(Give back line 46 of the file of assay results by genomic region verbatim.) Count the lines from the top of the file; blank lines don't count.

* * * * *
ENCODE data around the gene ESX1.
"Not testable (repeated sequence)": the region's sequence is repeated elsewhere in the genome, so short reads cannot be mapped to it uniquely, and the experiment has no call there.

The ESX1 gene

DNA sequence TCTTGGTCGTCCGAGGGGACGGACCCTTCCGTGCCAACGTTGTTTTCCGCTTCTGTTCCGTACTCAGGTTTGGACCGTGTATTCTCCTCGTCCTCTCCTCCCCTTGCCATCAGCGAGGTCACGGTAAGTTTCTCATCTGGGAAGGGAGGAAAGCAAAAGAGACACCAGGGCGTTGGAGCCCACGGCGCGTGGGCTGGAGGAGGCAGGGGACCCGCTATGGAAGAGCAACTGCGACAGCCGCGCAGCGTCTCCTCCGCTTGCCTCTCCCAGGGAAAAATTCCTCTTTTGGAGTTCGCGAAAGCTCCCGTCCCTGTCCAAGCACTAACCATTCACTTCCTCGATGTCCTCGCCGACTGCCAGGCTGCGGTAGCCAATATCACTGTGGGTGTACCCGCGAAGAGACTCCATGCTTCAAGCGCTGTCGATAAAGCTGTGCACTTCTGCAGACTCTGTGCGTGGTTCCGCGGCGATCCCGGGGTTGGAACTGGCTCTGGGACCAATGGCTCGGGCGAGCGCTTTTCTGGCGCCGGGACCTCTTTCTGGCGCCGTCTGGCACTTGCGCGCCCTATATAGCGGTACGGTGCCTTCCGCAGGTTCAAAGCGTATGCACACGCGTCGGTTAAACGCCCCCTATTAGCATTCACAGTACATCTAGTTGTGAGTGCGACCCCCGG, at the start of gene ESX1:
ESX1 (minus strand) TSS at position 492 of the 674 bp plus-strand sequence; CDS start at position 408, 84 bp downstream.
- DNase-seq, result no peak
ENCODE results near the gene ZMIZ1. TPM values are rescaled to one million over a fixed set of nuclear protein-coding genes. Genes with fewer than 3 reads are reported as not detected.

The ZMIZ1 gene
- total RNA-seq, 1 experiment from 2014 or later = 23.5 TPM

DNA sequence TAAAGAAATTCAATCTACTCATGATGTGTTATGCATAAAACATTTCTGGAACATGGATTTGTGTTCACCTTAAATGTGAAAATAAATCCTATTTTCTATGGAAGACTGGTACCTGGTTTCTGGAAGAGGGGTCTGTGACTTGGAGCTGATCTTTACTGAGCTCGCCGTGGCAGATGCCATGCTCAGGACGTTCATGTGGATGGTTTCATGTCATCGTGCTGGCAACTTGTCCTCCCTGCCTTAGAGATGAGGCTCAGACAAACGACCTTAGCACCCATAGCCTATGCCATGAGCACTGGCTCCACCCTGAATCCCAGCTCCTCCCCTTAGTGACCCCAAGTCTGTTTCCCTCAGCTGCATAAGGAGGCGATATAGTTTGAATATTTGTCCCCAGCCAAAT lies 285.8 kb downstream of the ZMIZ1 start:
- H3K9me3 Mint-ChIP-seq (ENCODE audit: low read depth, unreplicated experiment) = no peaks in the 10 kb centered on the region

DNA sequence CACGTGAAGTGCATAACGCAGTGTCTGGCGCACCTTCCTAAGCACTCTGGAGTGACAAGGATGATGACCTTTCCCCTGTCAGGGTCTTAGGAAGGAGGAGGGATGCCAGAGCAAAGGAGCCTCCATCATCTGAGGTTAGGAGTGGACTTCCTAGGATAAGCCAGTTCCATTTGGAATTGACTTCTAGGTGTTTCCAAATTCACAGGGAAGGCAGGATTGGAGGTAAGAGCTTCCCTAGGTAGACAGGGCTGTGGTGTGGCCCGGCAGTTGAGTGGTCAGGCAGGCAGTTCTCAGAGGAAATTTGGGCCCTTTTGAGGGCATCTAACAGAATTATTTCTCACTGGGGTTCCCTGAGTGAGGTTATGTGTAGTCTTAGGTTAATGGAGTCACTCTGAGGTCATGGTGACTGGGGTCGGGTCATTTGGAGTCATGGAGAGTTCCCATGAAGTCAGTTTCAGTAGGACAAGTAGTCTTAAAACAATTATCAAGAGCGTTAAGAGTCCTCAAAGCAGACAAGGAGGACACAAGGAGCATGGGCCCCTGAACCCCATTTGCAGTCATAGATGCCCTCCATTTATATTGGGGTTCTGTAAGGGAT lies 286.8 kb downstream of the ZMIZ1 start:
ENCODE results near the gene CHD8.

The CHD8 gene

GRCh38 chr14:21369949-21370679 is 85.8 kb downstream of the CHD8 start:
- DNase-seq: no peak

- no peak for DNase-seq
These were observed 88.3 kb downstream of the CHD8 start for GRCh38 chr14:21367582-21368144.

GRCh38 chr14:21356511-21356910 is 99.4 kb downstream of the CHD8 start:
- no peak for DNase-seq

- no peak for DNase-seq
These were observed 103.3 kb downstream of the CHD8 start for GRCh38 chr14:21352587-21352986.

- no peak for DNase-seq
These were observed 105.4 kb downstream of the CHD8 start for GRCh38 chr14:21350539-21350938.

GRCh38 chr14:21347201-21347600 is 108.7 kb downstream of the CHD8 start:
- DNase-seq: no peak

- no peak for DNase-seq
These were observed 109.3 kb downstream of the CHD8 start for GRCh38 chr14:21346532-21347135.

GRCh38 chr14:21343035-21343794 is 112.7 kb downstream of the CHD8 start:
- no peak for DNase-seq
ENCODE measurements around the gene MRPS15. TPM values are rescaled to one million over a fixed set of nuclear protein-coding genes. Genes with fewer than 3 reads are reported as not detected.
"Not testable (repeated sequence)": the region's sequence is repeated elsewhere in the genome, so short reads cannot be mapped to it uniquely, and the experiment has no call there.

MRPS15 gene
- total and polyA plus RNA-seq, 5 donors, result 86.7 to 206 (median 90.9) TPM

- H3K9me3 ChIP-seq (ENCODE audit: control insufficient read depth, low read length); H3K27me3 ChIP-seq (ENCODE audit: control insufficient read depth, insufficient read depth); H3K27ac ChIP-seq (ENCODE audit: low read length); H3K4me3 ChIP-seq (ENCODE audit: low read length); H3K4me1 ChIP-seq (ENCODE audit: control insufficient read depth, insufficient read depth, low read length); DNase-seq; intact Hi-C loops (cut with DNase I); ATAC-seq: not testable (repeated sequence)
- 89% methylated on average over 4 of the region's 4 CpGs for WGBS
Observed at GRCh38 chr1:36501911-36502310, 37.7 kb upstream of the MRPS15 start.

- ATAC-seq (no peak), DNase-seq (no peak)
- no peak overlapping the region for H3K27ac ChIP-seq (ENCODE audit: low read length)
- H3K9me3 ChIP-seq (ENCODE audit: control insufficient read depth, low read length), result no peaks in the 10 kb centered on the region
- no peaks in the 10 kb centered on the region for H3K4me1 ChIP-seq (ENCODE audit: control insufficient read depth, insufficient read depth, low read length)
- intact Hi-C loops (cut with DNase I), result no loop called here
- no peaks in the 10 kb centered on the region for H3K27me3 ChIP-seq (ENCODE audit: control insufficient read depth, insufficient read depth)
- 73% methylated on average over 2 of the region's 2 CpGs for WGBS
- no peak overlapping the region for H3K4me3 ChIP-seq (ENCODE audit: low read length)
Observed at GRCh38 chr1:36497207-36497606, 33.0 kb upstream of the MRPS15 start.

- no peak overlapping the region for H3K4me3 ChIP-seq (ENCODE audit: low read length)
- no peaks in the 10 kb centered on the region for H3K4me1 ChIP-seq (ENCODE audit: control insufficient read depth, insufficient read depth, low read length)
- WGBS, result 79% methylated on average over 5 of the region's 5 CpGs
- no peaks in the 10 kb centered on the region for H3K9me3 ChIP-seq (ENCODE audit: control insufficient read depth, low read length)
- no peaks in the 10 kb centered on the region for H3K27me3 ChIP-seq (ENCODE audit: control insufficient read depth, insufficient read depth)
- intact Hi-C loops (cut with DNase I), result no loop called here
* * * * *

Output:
Observed at GRCh38 chr1:36497207-36497606, 33.0 kb upstream of the MRPS15 start.